Joyce Landry and Jo Kling started their cruise-booking company, Landry & Kling, back in 1982. They’ve been at sea ever since.
Now, they’ve taken their extensive cruise-industry knowledge and made it searchable, at Seasite.com, a Web site currently in its beta-testing phase.
But it’s not just the benefit of their knowledge that planners will find at the site: It’s every meeting-oriented cruise ship (more than 250 ships) and every itinerary, regularly updated, and available for planners to consider for meetings. The site includes a cruise-specific e-RFP as well.
“We used to know off the top of our heads where all the ships were,” laughed Kling, CEO, Seasite, at a press conference during the recent Incentive Travel & Meeting Executivesin Chicago. “Now we need a scorecard. This Web site was two years in the making. It’s a tool to bring the whole industry together.”
Seasite.com is a separate company, headed by Kling and Brad Nickel, vice president, marketing and development. The site’s founding partners in the cruise industry are: Regent SevenSeas, Royal Caribbean, Carnival, Norwegian Cruise Lines, SeaCloud, MSC Cruises, Celebrity Cruises, Silversea, and SeaDream. “These are the ones dedicated to group business,” Kling noted. “We worked with the cruise lines to create the first e-RFP for group cruises. You will get a response back faster because all of the necessary information is there.” A single RFP is sent to up to five cruise lines for apples-to-apples quote comparisons.
The site is free to use for planners. Seasite’s revenue streams include marketing programs for cruise lines, which allow their ships, if they meet a planner’s search criteria, to go in rotation as the top search result, and also allow them to post richer content to the site such as planner’s guides to their individual ships. The guides have information that is not compiled elsewhere—not even on the cruise lines’ own Web sites—including meeting-room grids laying out exactly what meeting space is available for private use and how the rooms can be configured. Once initial search results come up, Kling noted, categories appear along the left side of the results page that allow users to refine a search by cruise line, departure day (extremely useful for planners who have to stick with a particular arrival and departure pattern for their meetings), ship size, departure port, or even ship ambience.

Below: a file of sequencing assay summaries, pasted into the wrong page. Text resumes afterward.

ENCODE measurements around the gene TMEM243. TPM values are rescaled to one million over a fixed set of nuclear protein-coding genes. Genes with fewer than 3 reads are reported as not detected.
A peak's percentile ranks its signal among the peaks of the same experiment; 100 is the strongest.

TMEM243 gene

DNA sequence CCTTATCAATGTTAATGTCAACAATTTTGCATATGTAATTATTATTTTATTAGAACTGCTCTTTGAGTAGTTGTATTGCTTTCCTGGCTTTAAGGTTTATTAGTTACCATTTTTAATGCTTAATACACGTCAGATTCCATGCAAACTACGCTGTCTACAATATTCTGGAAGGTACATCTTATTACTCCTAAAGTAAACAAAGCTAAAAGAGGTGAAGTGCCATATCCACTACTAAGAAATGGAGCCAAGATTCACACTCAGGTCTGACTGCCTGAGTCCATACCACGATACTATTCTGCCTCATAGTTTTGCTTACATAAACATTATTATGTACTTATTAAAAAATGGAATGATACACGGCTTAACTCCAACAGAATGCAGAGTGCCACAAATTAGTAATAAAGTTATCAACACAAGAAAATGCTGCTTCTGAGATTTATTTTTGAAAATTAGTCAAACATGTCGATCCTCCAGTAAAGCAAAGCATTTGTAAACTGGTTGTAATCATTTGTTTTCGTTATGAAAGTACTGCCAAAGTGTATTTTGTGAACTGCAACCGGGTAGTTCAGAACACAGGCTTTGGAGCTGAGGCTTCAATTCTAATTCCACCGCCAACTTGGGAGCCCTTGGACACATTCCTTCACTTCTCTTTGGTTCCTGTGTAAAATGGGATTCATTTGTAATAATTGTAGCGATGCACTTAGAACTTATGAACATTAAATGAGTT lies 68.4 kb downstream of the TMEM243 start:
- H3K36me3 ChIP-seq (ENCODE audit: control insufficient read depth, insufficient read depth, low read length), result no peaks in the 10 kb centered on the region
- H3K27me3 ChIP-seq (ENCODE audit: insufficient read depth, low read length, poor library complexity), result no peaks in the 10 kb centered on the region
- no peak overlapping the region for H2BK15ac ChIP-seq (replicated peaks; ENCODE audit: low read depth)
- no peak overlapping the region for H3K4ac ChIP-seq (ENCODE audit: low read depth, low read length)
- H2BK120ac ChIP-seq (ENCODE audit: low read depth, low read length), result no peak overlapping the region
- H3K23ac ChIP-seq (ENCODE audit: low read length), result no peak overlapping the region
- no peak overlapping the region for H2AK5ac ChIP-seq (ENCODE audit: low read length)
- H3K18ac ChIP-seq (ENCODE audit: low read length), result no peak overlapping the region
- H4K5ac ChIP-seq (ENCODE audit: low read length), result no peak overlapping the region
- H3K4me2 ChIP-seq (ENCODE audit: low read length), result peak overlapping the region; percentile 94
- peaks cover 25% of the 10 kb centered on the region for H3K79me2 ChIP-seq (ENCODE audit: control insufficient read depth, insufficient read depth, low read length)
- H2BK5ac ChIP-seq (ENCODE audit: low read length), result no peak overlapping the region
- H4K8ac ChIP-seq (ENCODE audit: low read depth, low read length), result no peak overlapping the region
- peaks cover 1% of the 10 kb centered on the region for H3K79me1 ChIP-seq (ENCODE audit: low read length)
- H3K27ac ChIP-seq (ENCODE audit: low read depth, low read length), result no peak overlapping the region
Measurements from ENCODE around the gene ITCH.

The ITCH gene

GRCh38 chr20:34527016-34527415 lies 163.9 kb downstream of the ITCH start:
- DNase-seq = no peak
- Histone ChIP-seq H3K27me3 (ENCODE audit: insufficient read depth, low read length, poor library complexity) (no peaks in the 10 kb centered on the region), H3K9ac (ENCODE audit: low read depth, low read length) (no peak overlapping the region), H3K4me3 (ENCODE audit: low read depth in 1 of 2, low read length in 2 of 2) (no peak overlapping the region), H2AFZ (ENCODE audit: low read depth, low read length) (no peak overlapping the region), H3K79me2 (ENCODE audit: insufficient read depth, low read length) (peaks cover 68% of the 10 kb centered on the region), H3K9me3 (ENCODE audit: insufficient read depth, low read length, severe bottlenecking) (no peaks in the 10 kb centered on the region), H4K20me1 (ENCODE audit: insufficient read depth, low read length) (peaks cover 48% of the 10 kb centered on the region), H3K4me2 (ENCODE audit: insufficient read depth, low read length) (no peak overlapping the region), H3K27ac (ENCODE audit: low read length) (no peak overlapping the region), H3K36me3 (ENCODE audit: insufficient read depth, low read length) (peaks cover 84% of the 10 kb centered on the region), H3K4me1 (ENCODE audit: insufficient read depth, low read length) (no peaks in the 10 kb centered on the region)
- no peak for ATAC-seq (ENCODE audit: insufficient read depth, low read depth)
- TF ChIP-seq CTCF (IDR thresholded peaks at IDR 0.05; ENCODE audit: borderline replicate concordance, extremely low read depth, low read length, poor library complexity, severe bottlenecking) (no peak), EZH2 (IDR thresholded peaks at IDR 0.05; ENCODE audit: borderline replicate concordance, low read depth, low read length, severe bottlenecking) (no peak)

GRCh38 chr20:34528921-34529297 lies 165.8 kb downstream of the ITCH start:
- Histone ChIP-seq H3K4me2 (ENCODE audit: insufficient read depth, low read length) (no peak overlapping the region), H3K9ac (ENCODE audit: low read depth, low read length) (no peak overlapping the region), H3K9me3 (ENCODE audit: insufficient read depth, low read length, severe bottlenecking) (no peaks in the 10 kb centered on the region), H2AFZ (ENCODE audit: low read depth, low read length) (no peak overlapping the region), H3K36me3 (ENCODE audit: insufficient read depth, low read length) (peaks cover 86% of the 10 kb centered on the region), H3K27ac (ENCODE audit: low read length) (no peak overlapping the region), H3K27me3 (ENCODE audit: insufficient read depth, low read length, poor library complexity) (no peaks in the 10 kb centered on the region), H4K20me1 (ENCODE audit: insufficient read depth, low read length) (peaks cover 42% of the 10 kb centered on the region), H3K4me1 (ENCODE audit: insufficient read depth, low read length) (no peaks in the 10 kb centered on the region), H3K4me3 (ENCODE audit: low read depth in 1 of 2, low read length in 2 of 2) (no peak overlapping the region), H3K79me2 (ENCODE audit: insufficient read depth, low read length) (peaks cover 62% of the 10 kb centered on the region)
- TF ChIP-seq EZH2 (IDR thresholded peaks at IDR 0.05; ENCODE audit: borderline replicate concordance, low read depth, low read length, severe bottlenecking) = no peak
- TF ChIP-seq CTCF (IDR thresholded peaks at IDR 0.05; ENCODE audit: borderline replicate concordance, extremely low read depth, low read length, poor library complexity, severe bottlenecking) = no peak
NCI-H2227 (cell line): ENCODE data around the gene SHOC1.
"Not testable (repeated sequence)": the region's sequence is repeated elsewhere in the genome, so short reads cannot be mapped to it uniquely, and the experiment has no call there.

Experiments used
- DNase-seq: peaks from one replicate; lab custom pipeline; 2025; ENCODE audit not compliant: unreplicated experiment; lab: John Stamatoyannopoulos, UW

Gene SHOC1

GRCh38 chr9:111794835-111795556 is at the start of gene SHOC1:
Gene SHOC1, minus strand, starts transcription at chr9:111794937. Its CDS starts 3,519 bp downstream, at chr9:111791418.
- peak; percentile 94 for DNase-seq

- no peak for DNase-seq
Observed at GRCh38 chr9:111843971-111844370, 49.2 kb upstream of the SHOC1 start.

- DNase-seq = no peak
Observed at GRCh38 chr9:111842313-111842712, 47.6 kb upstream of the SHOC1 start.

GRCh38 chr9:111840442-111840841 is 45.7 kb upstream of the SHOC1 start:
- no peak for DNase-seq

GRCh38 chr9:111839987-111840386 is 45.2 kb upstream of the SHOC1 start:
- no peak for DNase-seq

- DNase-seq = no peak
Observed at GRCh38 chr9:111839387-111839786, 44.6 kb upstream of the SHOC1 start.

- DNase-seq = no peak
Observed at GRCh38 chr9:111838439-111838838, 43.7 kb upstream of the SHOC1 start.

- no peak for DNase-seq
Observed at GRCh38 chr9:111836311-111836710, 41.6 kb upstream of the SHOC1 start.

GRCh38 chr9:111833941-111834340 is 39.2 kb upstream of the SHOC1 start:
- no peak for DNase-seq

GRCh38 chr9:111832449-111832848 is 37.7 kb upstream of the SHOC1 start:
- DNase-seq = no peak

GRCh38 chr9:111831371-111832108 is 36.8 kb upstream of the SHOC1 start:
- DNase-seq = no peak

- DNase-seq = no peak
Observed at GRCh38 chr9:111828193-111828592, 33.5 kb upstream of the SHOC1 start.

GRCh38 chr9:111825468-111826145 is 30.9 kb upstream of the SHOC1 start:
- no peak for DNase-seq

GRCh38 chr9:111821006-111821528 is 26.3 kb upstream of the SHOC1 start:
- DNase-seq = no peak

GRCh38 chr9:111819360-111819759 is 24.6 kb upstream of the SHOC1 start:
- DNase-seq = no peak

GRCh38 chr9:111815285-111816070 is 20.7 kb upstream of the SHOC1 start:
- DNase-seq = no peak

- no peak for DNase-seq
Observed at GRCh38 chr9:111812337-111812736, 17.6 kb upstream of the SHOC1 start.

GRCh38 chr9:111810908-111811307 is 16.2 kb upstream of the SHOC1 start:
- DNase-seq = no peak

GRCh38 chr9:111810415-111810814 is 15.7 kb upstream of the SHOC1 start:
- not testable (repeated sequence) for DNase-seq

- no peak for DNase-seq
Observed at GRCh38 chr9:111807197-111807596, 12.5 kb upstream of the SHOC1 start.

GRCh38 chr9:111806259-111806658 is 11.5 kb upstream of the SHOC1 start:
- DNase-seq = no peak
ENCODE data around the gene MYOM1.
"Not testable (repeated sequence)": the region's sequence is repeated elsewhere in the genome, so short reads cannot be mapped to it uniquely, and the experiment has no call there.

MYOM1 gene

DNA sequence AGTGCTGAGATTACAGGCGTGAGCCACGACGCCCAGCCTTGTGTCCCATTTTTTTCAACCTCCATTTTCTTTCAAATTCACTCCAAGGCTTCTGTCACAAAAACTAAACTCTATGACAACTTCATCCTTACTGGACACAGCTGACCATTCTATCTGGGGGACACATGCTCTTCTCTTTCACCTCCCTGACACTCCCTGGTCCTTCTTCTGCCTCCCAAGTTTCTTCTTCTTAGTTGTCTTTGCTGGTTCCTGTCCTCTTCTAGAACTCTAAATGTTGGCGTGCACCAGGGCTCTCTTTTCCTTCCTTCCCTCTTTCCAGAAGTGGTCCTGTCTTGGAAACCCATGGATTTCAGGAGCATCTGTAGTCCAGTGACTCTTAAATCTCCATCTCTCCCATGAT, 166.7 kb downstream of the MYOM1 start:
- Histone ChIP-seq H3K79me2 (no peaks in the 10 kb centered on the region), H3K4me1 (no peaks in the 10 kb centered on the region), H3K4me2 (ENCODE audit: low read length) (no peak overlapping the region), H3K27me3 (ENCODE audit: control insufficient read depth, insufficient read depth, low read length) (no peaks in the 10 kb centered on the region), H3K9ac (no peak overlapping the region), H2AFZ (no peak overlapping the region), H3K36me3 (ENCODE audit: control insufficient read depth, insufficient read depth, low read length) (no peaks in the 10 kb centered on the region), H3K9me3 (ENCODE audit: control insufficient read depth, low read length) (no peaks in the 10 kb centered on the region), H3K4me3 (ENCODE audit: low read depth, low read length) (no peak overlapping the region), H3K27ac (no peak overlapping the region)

Seasite also will get revenue from selling advertising in its online vendor directory (including airlines and private-charter companies, destination management companies for custom shore excursions and port events, cruise- or port-themed gift companies, and more), from selling mini-sites to cruise lines for the online cruise directory, as well as from private labeling and custom services.
Potential users can visit the beta site to search for ships, send RFPs and explore the site’s exhaustive library of cruise advice, including the full “Berlitz Guide to Cruising.” (Seasite uses the Berlitz rating system for the ships in its database, a detailed system that is described at length in the Berlitz guide.)
Among the cool tools are a “cruise feasibility quiz” (Kling promises the site doesn’t always return a positive answer!), and the “cruise gems” list: Plug in the number of attendees, and the site returns rare, short-cruise itineraries.
Be sure to read the extensive FAQs, which cover details of using the site, booking, cruising, and payment. Here is Seasite’s answer to the question of whether cruisers might get better pricing on their own: “Sister company Landry & Kling is a frequent volume buyer with long-time relationships in this industry, so our negotiated pricing agreements are the lowest available. The cruise industry is excited by the potential of Seasite.com … Cruise lines want Seasite.com to be successful—their pricing will reflect that.”